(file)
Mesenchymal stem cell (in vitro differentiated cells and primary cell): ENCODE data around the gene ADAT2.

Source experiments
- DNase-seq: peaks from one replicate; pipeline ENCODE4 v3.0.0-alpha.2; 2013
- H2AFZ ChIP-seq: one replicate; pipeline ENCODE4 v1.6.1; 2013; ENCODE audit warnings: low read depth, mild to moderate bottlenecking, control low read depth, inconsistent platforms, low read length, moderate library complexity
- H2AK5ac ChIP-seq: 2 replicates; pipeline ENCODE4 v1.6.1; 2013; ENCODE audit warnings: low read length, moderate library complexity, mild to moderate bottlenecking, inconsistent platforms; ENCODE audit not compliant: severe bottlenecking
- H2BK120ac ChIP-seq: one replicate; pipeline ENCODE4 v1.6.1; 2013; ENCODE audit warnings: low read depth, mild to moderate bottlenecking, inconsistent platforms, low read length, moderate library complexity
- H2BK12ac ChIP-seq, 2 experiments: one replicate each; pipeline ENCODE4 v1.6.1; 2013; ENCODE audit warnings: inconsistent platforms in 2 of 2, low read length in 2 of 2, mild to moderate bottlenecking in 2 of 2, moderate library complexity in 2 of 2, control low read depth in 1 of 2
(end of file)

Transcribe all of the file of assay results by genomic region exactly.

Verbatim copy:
Mesenchymal stem cell (in vitro differentiated cells and primary cell): ENCODE data around the gene ADAT2.

Source experiments
- DNase-seq: peaks from one replicate; pipeline ENCODE4 v3.0.0-alpha.2; 2013
- H2AFZ ChIP-seq: one replicate; pipeline ENCODE4 v1.6.1; 2013; ENCODE audit warnings: low read depth, mild to moderate bottlenecking, control low read depth, inconsistent platforms, low read length, moderate library complexity
- H2AK5ac ChIP-seq: 2 replicates; pipeline ENCODE4 v1.6.1; 2013; ENCODE audit warnings: low read length, moderate library complexity, mild to moderate bottlenecking, inconsistent platforms; ENCODE audit not compliant: severe bottlenecking
- H2BK120ac ChIP-seq: one replicate; pipeline ENCODE4 v1.6.1; 2013; ENCODE audit warnings: low read depth, mild to moderate bottlenecking, inconsistent platforms, low read length, moderate library complexity
- H2BK12ac ChIP-seq, 2 experiments: one replicate each; pipeline ENCODE4 v1.6.1; 2013; ENCODE audit warnings: inconsistent platforms in 2 of 2, low read length in 2 of 2, mild to moderate bottlenecking in 2 of 2, moderate library complexity in 2 of 2, control low read depth in 1 of 2